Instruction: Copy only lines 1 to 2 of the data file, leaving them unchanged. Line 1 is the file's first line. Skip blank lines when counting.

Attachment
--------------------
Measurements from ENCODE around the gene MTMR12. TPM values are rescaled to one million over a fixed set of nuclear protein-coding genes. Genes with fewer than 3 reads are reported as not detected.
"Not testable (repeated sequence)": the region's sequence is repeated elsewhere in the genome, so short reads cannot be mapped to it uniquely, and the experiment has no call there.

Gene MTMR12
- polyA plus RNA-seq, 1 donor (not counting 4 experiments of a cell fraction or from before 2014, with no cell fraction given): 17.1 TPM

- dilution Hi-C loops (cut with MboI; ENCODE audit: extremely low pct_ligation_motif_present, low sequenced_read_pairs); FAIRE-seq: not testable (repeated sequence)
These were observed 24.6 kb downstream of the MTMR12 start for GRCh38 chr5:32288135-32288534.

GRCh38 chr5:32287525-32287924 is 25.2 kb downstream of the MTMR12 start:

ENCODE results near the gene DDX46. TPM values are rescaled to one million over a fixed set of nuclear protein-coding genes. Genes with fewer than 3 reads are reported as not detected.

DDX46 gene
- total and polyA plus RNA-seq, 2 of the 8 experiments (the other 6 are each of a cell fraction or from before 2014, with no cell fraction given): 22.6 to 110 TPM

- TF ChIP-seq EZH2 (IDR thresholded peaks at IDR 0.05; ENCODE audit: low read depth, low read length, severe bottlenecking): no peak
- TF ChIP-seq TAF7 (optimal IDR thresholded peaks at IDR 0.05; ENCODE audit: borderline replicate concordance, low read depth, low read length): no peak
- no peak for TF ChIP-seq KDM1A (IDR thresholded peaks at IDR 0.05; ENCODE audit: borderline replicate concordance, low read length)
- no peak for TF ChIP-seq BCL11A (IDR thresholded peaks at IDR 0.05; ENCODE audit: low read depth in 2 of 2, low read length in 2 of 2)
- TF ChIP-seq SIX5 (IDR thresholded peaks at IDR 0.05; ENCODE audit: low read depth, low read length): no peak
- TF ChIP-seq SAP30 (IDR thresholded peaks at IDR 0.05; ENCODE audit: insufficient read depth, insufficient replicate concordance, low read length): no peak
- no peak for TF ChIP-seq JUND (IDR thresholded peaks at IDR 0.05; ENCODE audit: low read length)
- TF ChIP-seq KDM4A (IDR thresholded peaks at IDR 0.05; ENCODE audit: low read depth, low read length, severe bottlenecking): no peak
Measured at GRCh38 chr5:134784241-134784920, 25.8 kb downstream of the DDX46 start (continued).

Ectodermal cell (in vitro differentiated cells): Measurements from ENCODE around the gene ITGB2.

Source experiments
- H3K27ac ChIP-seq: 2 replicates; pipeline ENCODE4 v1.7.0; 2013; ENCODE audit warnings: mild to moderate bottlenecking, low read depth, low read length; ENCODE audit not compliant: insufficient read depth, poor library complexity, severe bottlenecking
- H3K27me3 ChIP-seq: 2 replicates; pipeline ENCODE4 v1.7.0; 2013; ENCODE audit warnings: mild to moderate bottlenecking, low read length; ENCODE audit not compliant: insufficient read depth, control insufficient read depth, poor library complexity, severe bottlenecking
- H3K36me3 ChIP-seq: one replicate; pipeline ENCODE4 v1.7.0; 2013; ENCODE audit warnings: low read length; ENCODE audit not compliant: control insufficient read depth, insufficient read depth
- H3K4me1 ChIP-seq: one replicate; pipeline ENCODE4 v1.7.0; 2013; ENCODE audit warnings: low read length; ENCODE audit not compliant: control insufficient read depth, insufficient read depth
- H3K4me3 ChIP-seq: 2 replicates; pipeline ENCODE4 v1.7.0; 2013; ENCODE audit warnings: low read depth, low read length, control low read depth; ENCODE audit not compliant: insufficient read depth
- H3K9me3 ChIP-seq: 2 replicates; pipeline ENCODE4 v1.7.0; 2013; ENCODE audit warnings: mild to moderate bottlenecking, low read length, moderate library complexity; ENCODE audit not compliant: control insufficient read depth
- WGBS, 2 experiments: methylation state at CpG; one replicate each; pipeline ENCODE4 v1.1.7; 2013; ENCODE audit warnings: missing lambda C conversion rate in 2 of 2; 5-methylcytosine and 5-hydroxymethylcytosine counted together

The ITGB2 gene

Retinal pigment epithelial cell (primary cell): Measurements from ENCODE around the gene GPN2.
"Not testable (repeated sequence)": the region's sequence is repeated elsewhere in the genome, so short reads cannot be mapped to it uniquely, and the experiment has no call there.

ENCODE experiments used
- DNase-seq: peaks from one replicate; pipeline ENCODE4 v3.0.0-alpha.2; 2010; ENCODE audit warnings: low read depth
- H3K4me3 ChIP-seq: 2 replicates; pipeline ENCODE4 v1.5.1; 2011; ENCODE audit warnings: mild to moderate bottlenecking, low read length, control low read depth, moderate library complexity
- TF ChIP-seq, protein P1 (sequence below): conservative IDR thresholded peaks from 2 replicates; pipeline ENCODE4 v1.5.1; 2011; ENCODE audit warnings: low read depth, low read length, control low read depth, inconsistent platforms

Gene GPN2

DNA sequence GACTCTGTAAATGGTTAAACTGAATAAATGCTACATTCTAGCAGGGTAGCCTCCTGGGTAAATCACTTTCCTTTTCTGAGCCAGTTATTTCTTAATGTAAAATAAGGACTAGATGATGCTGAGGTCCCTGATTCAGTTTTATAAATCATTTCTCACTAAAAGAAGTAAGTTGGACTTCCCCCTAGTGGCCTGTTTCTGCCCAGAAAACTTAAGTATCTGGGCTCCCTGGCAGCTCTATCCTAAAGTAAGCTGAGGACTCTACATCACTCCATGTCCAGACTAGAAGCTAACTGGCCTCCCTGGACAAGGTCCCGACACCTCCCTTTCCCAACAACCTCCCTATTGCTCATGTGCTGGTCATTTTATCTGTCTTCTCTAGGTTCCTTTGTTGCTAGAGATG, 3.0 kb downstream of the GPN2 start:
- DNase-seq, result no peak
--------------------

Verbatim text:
Measurements from ENCODE around the gene MTMR12. TPM values are rescaled to one million over a fixed set of nuclear protein-coding genes. Genes with fewer than 3 reads are reported as not detected.
"Not testable (repeated sequence)": the region's sequence is repeated elsewhere in the genome, so short reads cannot be mapped to it uniquely, and the experiment has no call there.